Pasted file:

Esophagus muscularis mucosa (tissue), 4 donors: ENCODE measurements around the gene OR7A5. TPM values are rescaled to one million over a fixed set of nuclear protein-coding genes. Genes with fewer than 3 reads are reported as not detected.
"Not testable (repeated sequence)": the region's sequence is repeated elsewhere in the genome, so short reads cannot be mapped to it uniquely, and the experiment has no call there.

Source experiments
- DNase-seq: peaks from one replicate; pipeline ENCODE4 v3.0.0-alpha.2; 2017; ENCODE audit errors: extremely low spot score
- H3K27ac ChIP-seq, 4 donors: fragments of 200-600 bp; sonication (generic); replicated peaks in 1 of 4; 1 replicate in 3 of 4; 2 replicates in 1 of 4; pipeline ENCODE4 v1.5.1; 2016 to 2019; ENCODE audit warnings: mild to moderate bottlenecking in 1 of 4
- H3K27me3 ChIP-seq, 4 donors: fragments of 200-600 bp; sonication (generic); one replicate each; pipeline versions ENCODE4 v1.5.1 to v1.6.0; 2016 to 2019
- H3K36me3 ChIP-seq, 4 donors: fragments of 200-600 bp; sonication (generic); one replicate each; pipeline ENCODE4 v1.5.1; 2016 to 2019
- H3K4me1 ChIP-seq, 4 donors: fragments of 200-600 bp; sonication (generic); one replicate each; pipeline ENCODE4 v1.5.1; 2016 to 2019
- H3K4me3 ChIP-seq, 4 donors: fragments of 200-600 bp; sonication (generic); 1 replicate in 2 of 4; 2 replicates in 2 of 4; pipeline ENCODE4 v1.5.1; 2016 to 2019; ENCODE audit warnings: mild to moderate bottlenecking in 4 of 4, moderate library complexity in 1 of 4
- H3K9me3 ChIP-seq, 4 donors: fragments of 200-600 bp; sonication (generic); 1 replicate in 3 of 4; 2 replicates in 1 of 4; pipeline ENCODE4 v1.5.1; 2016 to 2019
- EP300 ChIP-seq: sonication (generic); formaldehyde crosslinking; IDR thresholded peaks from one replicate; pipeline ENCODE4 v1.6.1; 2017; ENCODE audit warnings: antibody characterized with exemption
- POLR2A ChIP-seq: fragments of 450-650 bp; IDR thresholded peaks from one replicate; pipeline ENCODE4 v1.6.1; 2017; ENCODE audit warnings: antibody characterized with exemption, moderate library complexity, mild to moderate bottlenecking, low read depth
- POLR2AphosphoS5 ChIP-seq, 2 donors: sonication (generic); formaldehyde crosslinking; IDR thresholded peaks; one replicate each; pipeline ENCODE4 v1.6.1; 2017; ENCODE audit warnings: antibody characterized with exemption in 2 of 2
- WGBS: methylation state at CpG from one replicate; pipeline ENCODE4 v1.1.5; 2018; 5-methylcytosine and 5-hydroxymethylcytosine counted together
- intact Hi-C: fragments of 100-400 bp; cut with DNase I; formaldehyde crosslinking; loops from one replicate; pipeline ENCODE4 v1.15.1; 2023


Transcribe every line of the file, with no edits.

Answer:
Esophagus muscularis mucosa (tissue), 4 donors: ENCODE measurements around the gene OR7A5. TPM values are rescaled to one million over a fixed set of nuclear protein-coding genes. Genes with fewer than 3 reads are reported as not detected.
"Not testable (repeated sequence)": the region's sequence is repeated elsewhere in the genome, so short reads cannot be mapped to it uniquely, and the experiment has no call there.

Source experiments
- DNase-seq: peaks from one replicate; pipeline ENCODE4 v3.0.0-alpha.2; 2017; ENCODE audit errors: extremely low spot score
- H3K27ac ChIP-seq, 4 donors: fragments of 200-600 bp; sonication (generic); replicated peaks in 1 of 4; 1 replicate in 3 of 4; 2 replicates in 1 of 4; pipeline ENCODE4 v1.5.1; 2016 to 2019; ENCODE audit warnings: mild to moderate bottlenecking in 1 of 4
- H3K27me3 ChIP-seq, 4 donors: fragments of 200-600 bp; sonication (generic); one replicate each; pipeline versions ENCODE4 v1.5.1 to v1.6.0; 2016 to 2019
- H3K36me3 ChIP-seq, 4 donors: fragments of 200-600 bp; sonication (generic); one replicate each; pipeline ENCODE4 v1.5.1; 2016 to 2019
- H3K4me1 ChIP-seq, 4 donors: fragments of 200-600 bp; sonication (generic); one replicate each; pipeline ENCODE4 v1.5.1; 2016 to 2019
- H3K4me3 ChIP-seq, 4 donors: fragments of 200-600 bp; sonication (generic); 1 replicate in 2 of 4; 2 replicates in 2 of 4; pipeline ENCODE4 v1.5.1; 2016 to 2019; ENCODE audit warnings: mild to moderate bottlenecking in 4 of 4, moderate library complexity in 1 of 4
- H3K9me3 ChIP-seq, 4 donors: fragments of 200-600 bp; sonication (generic); 1 replicate in 3 of 4; 2 replicates in 1 of 4; pipeline ENCODE4 v1.5.1; 2016 to 2019
- EP300 ChIP-seq: sonication (generic); formaldehyde crosslinking; IDR thresholded peaks from one replicate; pipeline ENCODE4 v1.6.1; 2017; ENCODE audit warnings: antibody characterized with exemption
- POLR2A ChIP-seq: fragments of 450-650 bp; IDR thresholded peaks from one replicate; pipeline ENCODE4 v1.6.1; 2017; ENCODE audit warnings: antibody characterized with exemption, moderate library complexity, mild to moderate bottlenecking, low read depth
- POLR2AphosphoS5 ChIP-seq, 2 donors: sonication (generic); formaldehyde crosslinking; IDR thresholded peaks; one replicate each; pipeline ENCODE4 v1.6.1; 2017; ENCODE audit warnings: antibody characterized with exemption in 2 of 2
- WGBS: methylation state at CpG from one replicate; pipeline ENCODE4 v1.1.5; 2018; 5-methylcytosine and 5-hydroxymethylcytosine counted together
- intact Hi-C: fragments of 100-400 bp; cut with DNase I; formaldehyde crosslinking; loops from one replicate; pipeline ENCODE4 v1.15.1; 2023